Title: Nevada School Background Check Bill Gets Senate Approval
In a move to require more thorough background checks for employees of the Nevada school district, the Nevada senate panel has unanimously passed a background check bill (Assembly Bill 362). The legislation has come in response to a recent sexual misconduct crisis in the Clark County School district dubbed Broken Trust, by investigative reporters.
Among other things, the law will prohibit districts from agreeing to keep sexual misconduct investigations under wraps. Additionally the law requires the districts’ job applicants to:
- be forthright about past allegations
- disclose whether there were pending allegations at a job they left
- reveal if they’ve had suspended or revoked licenses while allegations were pending
An advocate of the bill and president of Stop Educator Sexual Abuse Misconduct and Exploitation, Terri Miller, is quoted as saying, “Our state has had far too many cases of teachers abusing our trust. It appears to be an epidemic that is on the rise.”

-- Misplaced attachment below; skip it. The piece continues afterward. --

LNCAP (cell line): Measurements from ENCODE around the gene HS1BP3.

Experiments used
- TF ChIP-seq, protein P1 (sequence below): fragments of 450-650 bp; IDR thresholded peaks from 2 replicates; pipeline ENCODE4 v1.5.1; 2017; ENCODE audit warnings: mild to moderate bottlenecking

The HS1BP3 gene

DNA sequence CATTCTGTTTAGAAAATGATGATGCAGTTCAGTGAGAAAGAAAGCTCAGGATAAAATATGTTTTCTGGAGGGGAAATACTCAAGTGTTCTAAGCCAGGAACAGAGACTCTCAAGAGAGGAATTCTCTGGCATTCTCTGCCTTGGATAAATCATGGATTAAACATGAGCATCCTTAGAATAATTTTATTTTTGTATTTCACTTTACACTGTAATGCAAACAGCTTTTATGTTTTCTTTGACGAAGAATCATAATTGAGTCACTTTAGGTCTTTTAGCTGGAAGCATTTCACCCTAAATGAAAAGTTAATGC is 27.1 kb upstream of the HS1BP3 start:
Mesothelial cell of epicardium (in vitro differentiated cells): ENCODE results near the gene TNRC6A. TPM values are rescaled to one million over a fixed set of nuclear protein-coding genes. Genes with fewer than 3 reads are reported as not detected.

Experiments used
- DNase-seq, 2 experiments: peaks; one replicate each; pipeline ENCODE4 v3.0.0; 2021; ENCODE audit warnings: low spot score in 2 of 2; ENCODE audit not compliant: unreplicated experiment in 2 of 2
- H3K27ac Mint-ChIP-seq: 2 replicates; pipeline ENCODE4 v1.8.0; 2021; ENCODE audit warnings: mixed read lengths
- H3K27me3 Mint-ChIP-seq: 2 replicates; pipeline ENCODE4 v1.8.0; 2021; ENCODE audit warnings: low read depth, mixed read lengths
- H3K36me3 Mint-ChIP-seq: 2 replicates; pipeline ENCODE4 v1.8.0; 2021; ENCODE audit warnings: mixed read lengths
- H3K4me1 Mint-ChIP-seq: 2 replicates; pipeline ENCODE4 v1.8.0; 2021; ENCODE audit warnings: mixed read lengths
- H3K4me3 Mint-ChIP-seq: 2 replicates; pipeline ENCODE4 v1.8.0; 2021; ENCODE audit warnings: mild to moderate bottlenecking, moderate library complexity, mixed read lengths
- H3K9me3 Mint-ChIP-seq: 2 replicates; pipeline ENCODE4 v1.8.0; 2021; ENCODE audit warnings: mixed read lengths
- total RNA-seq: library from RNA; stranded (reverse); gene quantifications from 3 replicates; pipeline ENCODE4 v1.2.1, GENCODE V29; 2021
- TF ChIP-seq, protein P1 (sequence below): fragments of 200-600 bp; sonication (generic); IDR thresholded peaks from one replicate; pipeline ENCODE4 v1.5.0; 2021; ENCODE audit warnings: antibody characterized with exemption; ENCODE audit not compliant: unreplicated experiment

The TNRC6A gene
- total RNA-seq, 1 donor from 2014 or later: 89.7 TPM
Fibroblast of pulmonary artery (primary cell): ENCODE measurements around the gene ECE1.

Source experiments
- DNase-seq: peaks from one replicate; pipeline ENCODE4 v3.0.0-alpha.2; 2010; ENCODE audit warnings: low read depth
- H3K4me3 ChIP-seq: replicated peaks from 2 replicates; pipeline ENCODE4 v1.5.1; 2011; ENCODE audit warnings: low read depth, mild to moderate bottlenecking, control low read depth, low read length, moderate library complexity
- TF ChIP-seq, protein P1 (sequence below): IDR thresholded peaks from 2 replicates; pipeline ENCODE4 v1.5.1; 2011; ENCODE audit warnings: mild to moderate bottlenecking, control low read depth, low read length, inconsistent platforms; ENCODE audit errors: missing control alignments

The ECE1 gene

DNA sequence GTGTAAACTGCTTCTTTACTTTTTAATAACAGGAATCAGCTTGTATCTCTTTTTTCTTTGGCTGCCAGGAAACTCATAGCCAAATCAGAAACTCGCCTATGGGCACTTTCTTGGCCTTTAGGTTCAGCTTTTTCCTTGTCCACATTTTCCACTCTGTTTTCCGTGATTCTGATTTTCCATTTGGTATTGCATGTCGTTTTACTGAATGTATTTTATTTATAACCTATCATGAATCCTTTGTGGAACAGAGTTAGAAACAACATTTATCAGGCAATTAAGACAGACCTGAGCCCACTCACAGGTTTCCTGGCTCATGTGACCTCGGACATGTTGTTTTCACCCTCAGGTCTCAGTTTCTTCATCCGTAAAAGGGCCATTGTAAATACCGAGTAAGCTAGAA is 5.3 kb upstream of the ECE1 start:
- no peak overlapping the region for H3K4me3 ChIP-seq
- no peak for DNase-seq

The Value of Investigative Background Checks
Like the reporters who broke the Broken Trust story in Nevada, thorough background checks require an investigative philosophy and methodology. One of the incidents cited in Broken Trust is of an elementary school teacher who was arrested in 2012 for statutory rape of a high school student. The district’s response to the discovery was to agree to leave the incident undocumented in his personnel file in exchange for his resignation.
For many of us, there may not be children at risk if the background checks of our prospective employees or tenants fail, the risk is great enough to invest in thorough, investigative background checks to protect our companies, properties, assets, and employees.
Contact VICTIG to learn more.